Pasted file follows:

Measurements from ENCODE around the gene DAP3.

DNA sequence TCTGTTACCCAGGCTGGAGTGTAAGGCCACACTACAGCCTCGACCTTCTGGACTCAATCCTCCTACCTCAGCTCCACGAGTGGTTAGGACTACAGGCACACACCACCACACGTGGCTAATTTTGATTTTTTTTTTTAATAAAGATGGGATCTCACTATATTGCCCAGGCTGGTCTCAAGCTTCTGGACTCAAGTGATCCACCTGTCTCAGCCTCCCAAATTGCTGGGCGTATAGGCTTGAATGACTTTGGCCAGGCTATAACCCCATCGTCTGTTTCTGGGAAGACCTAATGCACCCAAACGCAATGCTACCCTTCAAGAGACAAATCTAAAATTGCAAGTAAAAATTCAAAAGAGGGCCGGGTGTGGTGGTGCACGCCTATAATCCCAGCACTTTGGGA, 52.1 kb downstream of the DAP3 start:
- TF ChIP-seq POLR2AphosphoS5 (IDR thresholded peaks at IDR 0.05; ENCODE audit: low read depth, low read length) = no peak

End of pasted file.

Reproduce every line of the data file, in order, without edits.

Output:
Measurements from ENCODE around the gene DAP3.

DNA sequence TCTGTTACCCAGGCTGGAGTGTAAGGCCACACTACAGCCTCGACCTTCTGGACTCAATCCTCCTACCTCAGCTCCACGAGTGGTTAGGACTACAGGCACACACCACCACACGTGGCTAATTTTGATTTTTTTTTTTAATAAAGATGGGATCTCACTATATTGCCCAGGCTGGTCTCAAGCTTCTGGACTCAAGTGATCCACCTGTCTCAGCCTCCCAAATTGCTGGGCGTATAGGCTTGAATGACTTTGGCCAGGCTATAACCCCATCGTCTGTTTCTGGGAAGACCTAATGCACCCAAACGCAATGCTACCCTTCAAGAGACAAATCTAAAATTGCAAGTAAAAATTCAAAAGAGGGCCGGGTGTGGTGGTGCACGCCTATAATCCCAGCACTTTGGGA, 52.1 kb downstream of the DAP3 start:
- TF ChIP-seq POLR2AphosphoS5 (IDR thresholded peaks at IDR 0.05; ENCODE audit: low read depth, low read length) = no peak